In a long line of cases, the U.S Supreme Court has grappled with the question of who can be held liable under the federal securities laws for fraudulent misrepresentations. Most recently, in the Janus Funds case, the Court has said that only a “maker” of a misrepresentation can be held liable in a private securities lawsuit. On June 18, 2018, the U.S. Supreme Court granted a writ of certiorari to examine whether a person who did not “make” a misrepresentation can nevertheless be held liable under the securities laws on a theory of scheme liability.
The case involves an SEC enforcement action in which the defendant, Francis Lorenzo, sent prospective investors emails at the direction of his boss and with content that he had not created. Lorenzo’s actions were held insufficient to support fraudulent statement liability because he did not “make” the misrepresentations, but Lorenzo nevertheless was held liable for the misrepresentations on a scheme liability theory. The case presents an interesting opportunity for the Court to consider the requirements to establish scheme liability and in particular to determine whether a financial misrepresentation alone is sufficient to support a scheme liability claim. The Supreme Court’s June 18, 2018 order granting the writ of certiorari can be found here.
In 2009, Francis Lorenzo worked as the director of investment banking at Charles Vista, LLC, a broker-dealer. Charles Vista served as the placement agent for a private debenture offering for one of the firm’s clients, Waste2Energy Holdings (“W2E”), a publicly-traded energy company. On October 1, 2009, W2E issued a revised SEC filing indicating that its asset value was dramatically lower than the company had previously reported as result of a revaluation of the company’s intangible assets. The record shows that Lorenzo received a copy of W2E’s revised SEC filing.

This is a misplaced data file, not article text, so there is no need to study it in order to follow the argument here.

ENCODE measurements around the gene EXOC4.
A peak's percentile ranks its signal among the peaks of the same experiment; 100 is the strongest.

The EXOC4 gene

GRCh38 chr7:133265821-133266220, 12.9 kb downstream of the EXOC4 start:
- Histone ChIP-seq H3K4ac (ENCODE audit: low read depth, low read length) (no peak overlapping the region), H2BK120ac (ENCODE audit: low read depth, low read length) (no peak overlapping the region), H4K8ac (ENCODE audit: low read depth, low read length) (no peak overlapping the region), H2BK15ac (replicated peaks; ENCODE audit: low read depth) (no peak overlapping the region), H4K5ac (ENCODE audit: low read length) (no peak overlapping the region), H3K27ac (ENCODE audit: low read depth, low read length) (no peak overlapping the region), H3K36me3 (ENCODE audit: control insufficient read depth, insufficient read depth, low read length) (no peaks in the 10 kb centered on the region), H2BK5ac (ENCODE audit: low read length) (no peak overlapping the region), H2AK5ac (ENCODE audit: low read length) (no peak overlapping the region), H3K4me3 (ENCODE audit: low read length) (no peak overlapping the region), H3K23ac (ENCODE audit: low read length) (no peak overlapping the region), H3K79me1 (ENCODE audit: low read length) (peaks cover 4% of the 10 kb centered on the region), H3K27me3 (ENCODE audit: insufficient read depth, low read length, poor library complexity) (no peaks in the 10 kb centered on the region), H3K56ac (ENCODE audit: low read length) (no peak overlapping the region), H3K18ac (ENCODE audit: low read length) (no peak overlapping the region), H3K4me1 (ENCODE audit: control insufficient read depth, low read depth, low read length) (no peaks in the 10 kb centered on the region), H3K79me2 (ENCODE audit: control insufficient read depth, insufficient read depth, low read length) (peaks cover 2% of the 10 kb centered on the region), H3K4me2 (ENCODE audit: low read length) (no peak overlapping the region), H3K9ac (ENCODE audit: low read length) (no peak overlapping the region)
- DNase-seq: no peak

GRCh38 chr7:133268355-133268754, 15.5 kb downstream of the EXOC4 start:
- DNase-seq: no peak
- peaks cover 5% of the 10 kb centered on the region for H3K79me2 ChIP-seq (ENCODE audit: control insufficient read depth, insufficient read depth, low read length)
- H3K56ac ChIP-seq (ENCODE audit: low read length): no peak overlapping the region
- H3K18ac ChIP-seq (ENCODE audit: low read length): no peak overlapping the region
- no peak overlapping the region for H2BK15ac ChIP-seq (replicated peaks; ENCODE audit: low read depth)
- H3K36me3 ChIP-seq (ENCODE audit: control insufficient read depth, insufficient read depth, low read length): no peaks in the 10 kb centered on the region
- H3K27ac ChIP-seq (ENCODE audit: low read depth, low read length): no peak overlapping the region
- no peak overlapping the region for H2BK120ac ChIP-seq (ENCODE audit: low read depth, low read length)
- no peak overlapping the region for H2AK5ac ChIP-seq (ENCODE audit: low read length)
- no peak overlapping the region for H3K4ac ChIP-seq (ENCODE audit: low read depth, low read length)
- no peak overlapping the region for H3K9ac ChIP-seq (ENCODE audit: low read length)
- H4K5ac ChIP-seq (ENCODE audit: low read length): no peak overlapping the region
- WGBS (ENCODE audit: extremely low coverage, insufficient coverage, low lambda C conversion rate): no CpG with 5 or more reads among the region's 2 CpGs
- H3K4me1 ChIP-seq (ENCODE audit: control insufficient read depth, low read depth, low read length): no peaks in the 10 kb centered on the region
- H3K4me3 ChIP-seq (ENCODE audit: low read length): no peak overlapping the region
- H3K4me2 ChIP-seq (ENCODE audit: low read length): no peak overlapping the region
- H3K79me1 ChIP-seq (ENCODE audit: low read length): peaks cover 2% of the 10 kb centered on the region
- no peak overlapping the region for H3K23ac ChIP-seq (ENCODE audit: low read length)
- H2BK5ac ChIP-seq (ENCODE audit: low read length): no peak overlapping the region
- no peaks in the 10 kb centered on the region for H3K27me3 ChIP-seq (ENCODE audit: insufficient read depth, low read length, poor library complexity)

On October 14, 2009, two weeks after W2E had issued its revised filing, Lorenzo sent separate emails to two prospective investors for the debenture offering. Both emails expressly stated that they were being sent at the request of others at Charles Vista. Both emails recited favorable financial attributes of W2E. Neither email mentioned W2E’s revised SEC filing or the company’s revaluation of its intangible assets. In both messages, Lorenzo stated that the recipients could call him with any questions. He signed both messages with his name and title as “Vice President – Investment Banking.”
In February 2013, the SEC commenced enforcement proceedings against Lorenzo and others in connection with the W2E offering. The other defendants settled with the SEC; the action against Lorenzo proceeded to trial before an administrative law judge. After trial, the ALJ issued findings of fact stating that Lorenzo’s boss had drafted the content of the emails and had asked Lorenzo to send the emails. The ALJ also concluded that Lorenzo had not read the emails or even considered the emails’ content before sending them. Nevertheless, the ALJ concluded that Lorenzo should be liable under the securities laws for having acted with an intent to deceive, manipulate, or defraud on a scheme liability theory. The Commission upheld the ALJ’s decision.